13 November 2009

TID-BIT: Parliamentary Due Process

I'm presently attending ANU's Public Law Week-end entitled "Change":

http://law.anu.edu.au/CIPL/Conferences&SawerLecture/2009/2009_PLW_Program_Registration.pdf

It's always interesting to catch up on developments abroad and to see how other jurisdictions deal with common constitutional and administrative law problems.

In the keynote Geoffrey Sawer Lecture delivered by Professor Hugh Corder from the University of Cape Town (http://law.anu.edu.au/CIPL/Conferences&SawerLecture/2009/Sawer_Lecture09.pdf), there was an interesting discussion of a South African case from their Constitutional Court touching on parliamentary due process:

Doctors for Life International v Speaker of the National Assembly and Others (CCT12/05) [2006] ZACC 11 (http://www.saflii.org/za/cases/ZACC/2006/11.html)

In short. There's a provision in the constitution that one of the houses of Parliament, the National Council of Provinces, must be ensure that there is adequate public deliberation on Bills that it is considering.  In relation to some abortion reform legislation, the public hearings were patchy and inadequate.  As a result the Constitutional Court declared the legislation unconstitutional and invalidated it (on a deferred basis).  It's a touch more complex than that, but you get the basic gist! 

An interesting contrast, I think, to New Zealand's frenzy of unbridled urgency and its deleterious effect on public participation and engagement in the law-making.  The litigation does have its foundation in South Africa's very comprehensive constitution though.  Personally, I'm not convinced about the courts having power like this to intervene in the parliamentary process - I'd prefer that Parliament itself took more responsibility to ensure process deliberative democracy.  But food for thought at least.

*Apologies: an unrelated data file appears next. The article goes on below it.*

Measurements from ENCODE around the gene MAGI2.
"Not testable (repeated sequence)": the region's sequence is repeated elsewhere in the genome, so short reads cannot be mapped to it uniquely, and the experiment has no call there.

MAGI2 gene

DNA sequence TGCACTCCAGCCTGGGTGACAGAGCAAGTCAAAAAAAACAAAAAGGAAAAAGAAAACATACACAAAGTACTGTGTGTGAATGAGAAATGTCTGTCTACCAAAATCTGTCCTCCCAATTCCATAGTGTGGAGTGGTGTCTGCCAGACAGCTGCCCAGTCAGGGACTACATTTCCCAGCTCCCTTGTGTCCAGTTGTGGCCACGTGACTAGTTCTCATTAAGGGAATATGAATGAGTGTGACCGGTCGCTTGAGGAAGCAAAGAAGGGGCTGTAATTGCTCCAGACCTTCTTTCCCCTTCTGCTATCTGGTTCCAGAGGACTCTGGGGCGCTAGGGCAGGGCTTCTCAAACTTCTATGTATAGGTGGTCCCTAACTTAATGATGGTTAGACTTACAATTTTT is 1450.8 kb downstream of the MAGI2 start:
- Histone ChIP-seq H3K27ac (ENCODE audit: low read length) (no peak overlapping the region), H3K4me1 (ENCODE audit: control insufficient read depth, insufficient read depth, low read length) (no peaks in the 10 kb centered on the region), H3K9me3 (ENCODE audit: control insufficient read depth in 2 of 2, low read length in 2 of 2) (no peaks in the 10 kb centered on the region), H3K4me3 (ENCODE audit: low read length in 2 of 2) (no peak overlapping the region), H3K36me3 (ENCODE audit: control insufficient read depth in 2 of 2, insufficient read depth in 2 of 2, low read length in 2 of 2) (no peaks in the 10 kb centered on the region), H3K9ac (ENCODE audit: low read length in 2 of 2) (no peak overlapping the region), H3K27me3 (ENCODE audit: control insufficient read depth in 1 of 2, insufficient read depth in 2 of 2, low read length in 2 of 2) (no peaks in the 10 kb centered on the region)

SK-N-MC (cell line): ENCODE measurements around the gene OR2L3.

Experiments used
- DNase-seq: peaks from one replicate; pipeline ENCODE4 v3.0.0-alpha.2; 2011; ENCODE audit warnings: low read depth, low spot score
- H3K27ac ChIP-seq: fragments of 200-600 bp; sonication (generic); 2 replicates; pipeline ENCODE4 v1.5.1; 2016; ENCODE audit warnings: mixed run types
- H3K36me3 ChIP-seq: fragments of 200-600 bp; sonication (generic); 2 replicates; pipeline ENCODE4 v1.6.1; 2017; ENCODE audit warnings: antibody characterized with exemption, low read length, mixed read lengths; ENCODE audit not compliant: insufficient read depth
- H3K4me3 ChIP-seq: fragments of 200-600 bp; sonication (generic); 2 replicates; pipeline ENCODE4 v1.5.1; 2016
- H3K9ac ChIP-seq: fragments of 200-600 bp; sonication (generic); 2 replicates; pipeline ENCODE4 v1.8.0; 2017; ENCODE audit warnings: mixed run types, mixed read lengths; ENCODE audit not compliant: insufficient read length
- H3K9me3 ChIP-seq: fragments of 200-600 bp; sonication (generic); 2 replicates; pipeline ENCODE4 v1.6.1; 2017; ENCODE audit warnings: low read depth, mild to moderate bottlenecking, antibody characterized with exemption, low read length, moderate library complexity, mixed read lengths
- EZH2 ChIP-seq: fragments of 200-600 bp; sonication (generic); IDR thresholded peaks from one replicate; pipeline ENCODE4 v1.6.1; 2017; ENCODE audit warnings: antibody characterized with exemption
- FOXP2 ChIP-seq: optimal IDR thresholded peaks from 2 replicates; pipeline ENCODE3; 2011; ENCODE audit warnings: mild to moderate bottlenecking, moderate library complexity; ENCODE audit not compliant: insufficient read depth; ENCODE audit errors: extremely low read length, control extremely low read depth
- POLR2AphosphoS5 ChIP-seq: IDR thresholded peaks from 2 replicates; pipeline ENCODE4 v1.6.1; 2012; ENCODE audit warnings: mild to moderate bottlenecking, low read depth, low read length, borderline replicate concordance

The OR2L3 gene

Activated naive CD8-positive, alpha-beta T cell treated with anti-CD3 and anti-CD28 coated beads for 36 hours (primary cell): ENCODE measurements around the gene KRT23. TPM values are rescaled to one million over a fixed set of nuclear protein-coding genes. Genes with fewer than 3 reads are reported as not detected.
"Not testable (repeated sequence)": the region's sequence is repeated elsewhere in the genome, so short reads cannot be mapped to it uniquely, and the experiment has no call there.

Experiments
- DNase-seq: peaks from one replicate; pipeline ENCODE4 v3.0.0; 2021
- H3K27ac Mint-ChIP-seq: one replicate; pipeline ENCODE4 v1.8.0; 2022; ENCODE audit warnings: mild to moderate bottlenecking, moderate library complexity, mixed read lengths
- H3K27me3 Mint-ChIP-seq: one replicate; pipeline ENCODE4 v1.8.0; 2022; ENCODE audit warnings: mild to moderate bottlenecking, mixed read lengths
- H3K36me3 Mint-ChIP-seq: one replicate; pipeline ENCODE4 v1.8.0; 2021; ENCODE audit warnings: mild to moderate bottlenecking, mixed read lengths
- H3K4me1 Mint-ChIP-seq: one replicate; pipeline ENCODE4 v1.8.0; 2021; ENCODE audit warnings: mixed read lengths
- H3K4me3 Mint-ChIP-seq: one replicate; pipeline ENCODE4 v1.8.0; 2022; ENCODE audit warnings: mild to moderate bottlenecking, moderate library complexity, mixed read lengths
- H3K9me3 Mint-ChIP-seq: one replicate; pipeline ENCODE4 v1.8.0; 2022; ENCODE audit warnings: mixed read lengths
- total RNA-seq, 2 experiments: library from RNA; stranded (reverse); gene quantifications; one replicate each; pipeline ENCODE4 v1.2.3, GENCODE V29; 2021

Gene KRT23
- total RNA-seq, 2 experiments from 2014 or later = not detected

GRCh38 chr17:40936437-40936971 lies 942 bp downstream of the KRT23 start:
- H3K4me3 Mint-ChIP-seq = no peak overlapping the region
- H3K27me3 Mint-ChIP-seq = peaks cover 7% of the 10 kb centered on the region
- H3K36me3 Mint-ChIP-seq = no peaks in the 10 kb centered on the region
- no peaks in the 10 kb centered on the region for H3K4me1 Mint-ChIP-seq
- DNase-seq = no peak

1 comment:

Hanna Wilberg said...

Just came across what I regard as another subversion of proper Parliamentary process, and thought this might be a good place to mention it: provision for an Act of Parliament to be brought into force by Order in Council, rather than on a date specified in the Act - see eg s 2 Immigration Act 2009. Surely when Parliament enacts legislation, this should normally come into force at a not too distant date determined by Parliament, rather than leaving it to executive discretion to bring it into force.

The Order in Council version has long been common practice in the UK, but I had thought we were doing better in NZ - I don't know whether it has been used in other Acts recently (anyone?). The problems it can cause are illustrated by the case of R v Secretary of State for the Home Department ex p Fire Brigades Union [1995] 2 AC 539 (HL). Parliament had enacted a compensation scheme, but left it to Order in Council to bring it into force. Government had subsequently gone cold on the idea, and simply never brought it into force. The Minister had then instituted a different non-statutory one instead. Surely that's not how we make law in a democracy?

Course Outline

Lord Justice Lawton in Maxwell v Department of Trade and Industry [1974] 2 All ER 122 said:

"From time to time ... lawyers and judges have tried to define what constitutes fairness. Like defining an elephant, it is not easy to do, although fairness in practice has the elephantine quality of being easy to recognise. As a result of these efforts a word in common usage has acquired the trappings of legalism: 'acting fairly' has become 'acting in accordance with the rules of natural justice', and on occasion has been dressed up with Latin tags. This phrase in my opinion serves no useful purpose and in recent years it has encouraged lawyers to try to put those who hold inquiries into legal straitjackets.... For the purposes of my judgment I intend to ask myself this simple question: did the [decision-maker] act fairly towards the plaintiff?"


This course examines the elephantine concept of fairness in the law, along with other contemporary legal issues.

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